As expected, The Setting Every Community up for Retirement Enhancement Act of 2019 (the SECURE Act) was passed by Congress. It is expected to be signed into law. The SECURE Act is the most significant retirement plan legislation in the past decade.
Provisions of the SECURE Act include:
- Increasing the Auto-Enrollment Safe Harbor from 10% to 15%.
- Permitting “Qualified Birth or Adoption Distributions” where plans could allow participants to take penalty-free in-service distributions from accounts of up to $5,000 for each spouse within one year after birth or adoption of a qualifying child.
- Increasing the age for required minimum distributions (RMD) from 70.5 to 72.
- Changing RMD rules for non-spouse beneficiaries who would have to withdraw balances within 10 years of a participant’s death (with some exceptions applying).
- Requiring participation in 401(k) plans by employees who work at least 500 hours in three consecutive 12-month periods. However, employers would not be required to provide matching or non-elective contributions to these long-time part-time employees.
- Requiring annual participant statements to defined contribution participants that include an estimate of the monthly amount they could receive from a life-time annuity.
- Creating a new safe harbor for employers that opt to include a lifetime income investment option in their defined contribution plan.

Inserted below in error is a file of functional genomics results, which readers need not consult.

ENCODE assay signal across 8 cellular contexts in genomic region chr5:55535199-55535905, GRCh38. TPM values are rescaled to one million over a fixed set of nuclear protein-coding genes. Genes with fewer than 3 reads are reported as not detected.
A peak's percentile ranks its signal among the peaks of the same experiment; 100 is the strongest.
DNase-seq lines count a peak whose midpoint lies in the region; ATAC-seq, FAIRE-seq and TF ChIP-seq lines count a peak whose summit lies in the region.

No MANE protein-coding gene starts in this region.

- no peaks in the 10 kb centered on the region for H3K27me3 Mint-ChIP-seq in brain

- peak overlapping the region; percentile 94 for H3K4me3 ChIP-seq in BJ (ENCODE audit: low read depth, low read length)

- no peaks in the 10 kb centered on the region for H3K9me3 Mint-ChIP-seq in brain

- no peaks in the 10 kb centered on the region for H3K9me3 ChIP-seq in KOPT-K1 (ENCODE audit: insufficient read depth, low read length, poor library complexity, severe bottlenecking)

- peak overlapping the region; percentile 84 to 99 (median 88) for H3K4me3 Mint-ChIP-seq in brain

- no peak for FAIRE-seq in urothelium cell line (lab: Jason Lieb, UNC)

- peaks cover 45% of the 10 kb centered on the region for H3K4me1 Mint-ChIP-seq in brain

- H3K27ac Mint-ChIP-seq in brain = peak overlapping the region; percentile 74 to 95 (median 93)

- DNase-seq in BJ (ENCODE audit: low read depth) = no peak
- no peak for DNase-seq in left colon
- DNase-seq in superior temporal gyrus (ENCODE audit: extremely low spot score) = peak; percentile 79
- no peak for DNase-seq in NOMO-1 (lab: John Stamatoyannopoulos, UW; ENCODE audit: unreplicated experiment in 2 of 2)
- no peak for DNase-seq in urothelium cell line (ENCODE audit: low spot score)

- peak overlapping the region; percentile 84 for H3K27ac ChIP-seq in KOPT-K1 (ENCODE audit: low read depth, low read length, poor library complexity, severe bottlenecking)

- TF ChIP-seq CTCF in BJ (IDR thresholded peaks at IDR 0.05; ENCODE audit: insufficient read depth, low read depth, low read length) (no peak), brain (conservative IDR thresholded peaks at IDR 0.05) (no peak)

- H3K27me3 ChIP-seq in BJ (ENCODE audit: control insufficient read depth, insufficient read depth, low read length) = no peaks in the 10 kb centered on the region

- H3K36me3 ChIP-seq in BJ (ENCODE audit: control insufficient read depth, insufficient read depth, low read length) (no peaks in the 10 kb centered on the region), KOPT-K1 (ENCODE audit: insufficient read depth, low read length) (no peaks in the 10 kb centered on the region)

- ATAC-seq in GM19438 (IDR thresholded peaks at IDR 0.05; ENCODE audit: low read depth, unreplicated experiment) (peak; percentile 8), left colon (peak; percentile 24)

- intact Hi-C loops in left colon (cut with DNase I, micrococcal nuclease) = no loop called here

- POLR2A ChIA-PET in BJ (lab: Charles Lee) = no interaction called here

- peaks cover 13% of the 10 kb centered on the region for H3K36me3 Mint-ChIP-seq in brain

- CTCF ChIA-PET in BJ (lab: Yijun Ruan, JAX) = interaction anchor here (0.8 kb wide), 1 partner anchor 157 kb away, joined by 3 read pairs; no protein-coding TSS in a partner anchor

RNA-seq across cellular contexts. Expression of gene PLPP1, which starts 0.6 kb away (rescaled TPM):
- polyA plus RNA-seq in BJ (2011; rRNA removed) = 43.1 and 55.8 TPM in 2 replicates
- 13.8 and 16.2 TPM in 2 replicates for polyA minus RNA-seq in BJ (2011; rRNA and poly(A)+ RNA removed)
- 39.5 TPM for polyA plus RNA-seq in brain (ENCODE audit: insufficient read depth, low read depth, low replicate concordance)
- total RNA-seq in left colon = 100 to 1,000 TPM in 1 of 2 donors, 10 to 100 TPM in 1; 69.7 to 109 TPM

- Providing a new tax credit of up to $500 for three years for employers with 100 or fewer employees that add automatic enrollment.
- Directing the DOL and IRS to work to develop rules for filing of consolidated Form 5500.
- Providing relief on non-discrimination for closed defined benefit plans.
- Increasing the availability of Multiple Employer Plans by protecting employers in multiple employer plans if other employers violate certain fiduciary requirements.
- Prohibiting the use of credit card arrangements for plan loans.
The Taxpayer Certainty and Disaster Tax Relief Act of 2019 was also passed.
This Act provides an exception to the 10% early retirement plan withdrawal penalty for qualified disaster relief distributions (not to exceed $100,000 in qualified hurricane distributions cumulatively). It allows for the re-contribution of retirement plan withdrawals for home purchases canceled due to eligible disasters. This Act also provides flexibility for loans from retirement plans for qualified hurricane relief.